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The Habeas Citebook: Prosecutorial Misconduct

PLN v. Lester, et al., OK, Consent Decree, censorship, 2016

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Case 5:16-cv-00198-HE Document 36 Filed 07/28/16 Page 1 of 6

IN THE UNITED STATES DISTRICT COURT FOR THE
WESTERN DISTRICT OF OKLAHOMA
PRISON LEGAL NEWS, a project of
the HUMAN RIGHTS DEFENSE
CENTER,
Plaintiff,
v.

Case No. CIV-16-0198-HE

JOSEPH K. LESTER, Sheriff of
Cleveland County, in his individual and
official capacities;
COUNTY OF CLEVELAND,
OKLAHOMA;
CLEVELAND COUNTY BOARD OF
COMMISSIONERS; and DOES 1-10, in
their individual and official capacities,
Defendants.

CONSENT DECREE

The Parties to this action, represented by counsel, hereby stipulate to and request
that this Court order the following terms and conditions, which fully and finally resolve
all of Plaintiff’s claims for injunctive and declaratory relief:
1.

On February 29, 2016, Plaintiff Prison Legal News, a project of the Human

Rights Defense Center (“PLN” or “Plaintiff”) filed suit in the above-captioned matter
seeking injunctive and declaratory relief, damages, attorney’s fees and costs. Plaintiff’s
complaint alleges an unlawful and unconstitutional custom, practice, or policy regarding
the delivery of incoming publications and correspondence to prisoners at the F. Dewayne

Case 5:16-cv-00198-HE Document 36 Filed 07/28/16 Page 2 of 6

Beggs Detention Center (“the Jail”) in violation of the First and Fourteenth Amendments
to the United States Constitution (“the challenged mail policy and practices”).
2.

On March 23, 2016, Defendants Sheriff Joseph K. Lester, et al.,

(collectively “Defendants”) filed answers informing the Plaintiff and the Court that they
adopted a new mail policy in response to Plaintiff’s complaint.
3.

Plaintiff claims, but Defendants deny, that (a) the refusal to deliver any

item of mail to a prisoner on the basis that it is not a postcard is a violation of the First
Amendment free speech rights of both the sender of the mail and the prisoner who is the
intended recipient; (b) refusing to deliver envelopes or copies of envelopes to prisoners is
a violation of the First Amendment free speech rights of both the sender of the envelope
and the prisoner who is the intended recipient; (c) the refusal to deliver any item of mail
to a prisoner from a licensed attorney on the basis that an attorney-client relationship does
not exist is a violation of the First Amendment free speech rights of both the attorney and
the prisoner who is the intended recipient, (d) whenever prison or jail officials refuse to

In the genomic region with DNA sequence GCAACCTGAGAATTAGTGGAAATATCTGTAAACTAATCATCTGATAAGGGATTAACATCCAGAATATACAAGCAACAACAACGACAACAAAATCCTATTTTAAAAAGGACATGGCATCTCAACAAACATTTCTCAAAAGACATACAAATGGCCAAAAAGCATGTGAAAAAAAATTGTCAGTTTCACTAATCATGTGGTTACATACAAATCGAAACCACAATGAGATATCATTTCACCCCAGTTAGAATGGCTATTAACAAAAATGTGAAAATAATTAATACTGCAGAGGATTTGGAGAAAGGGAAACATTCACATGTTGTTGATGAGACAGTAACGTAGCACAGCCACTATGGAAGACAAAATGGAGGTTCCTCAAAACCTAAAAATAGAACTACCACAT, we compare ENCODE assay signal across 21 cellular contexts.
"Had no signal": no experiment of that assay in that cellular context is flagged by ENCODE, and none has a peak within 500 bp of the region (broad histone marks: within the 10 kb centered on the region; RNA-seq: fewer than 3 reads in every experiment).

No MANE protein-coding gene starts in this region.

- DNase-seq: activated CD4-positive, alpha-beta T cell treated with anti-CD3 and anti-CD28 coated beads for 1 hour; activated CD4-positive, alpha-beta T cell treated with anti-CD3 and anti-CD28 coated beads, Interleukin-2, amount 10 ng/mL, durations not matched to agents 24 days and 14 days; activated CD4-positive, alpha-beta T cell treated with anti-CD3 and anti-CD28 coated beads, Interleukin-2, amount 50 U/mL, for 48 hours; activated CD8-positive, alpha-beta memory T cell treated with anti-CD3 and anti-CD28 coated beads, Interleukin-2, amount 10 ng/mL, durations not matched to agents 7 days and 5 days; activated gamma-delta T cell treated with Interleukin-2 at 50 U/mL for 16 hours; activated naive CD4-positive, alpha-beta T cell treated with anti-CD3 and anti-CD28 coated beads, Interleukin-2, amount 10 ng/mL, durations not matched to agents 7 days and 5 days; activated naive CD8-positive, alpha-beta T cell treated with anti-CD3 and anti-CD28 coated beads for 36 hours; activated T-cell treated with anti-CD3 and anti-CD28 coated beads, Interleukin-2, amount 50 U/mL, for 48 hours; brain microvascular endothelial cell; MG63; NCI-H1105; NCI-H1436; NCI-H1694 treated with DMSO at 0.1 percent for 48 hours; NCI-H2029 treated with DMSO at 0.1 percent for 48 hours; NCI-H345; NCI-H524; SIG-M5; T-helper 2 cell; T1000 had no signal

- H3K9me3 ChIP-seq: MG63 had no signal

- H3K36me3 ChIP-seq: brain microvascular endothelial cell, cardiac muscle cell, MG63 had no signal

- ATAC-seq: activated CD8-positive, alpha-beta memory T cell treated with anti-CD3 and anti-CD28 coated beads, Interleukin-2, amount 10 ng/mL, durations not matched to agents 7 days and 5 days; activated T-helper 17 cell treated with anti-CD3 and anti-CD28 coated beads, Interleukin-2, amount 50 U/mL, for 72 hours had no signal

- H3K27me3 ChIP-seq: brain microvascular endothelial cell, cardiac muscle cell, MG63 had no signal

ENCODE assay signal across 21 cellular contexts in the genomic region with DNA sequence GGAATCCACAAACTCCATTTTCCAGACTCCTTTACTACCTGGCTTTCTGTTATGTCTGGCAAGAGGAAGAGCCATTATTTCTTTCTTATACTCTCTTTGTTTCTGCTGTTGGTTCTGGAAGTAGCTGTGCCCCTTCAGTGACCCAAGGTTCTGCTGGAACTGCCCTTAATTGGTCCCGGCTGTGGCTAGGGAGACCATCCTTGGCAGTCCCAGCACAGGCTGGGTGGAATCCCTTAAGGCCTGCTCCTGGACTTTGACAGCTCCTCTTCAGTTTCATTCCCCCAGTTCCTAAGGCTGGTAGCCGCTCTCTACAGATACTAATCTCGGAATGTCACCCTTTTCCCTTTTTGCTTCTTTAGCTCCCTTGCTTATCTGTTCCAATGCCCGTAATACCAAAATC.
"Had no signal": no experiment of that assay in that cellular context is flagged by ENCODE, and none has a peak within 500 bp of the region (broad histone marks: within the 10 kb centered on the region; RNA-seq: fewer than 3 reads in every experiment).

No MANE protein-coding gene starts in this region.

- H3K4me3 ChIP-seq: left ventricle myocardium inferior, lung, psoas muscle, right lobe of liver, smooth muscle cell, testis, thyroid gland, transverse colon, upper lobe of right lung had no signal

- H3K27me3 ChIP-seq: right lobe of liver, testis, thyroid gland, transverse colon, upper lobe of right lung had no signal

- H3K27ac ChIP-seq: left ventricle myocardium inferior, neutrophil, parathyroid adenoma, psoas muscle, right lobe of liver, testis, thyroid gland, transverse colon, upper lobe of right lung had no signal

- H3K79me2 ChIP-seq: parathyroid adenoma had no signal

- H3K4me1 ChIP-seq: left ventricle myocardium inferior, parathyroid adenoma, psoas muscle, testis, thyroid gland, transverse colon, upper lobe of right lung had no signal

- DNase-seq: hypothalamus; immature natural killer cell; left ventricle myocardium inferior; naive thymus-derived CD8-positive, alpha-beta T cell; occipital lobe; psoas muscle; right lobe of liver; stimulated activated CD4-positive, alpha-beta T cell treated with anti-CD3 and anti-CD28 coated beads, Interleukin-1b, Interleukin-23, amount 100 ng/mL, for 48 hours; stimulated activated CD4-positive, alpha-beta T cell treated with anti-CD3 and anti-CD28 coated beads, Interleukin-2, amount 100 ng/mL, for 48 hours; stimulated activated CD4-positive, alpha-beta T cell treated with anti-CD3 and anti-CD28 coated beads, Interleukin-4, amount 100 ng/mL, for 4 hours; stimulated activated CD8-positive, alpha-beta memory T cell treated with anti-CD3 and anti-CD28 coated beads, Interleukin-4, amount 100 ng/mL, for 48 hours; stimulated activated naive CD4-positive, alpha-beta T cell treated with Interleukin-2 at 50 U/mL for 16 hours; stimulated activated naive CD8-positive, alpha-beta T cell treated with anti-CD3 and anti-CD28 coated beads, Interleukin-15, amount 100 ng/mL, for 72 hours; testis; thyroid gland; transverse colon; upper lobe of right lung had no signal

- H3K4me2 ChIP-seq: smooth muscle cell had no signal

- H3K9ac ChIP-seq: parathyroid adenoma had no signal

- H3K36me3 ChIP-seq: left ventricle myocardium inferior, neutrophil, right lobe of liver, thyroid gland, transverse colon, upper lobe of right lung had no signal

deliver a piece of mail to a prisoner, the sender of the mail must always be provided with
adequate notice of the reason for the rejection and a meaningful opportunity to appeal
that refusal to an impartial official who did not participate in the original decision, even if
an appeal has previously been lodged, heard, and a rejection decision upheld on the same
piece of mail, such as a particular magazine issue or catalog.

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Case 5:16-cv-00198-HE Document 36 Filed 07/28/16 Page 3 of 6

4.

The Parties agree, and the Court finds and declares, that Defendants shall

continue, if consistent with their legitimate penological interests and express policy terms
based thereon, to deliver publications (including but not limited to books, magazines,
brochures, newsletters and newspapers) to prisoners in their custody in the future.
5.

The Parties agree, and the Court orders, that this Consent Decree shall also

be applicable to the delivery of all publications and other correspondence sent directly
from any publisher to any person held in custody at the Jail. For the purposes of this
Consent Decree, the term PUBLISHER shall mean any publisher, book seller or other
type of distributor of literature that sends books or other publications to people through
the mail.
6.

The parties agree, and the Court orders, that whenever Defendants refuse to

deliver any publication, correspondence, or document sent to any prisoner at the Jail for
any reason, Defendants shall place into the mail written notice and an administrative
appeal process to the sender within three (3) days of making an initial mail rejection
decision. The notice shall include the name and address of the PUBLISHER as well as
the name(s) of the intended recipient(s), a description of the refused item of mail, a
citation to the objectionable portion of the publication and a citation to the Jail rule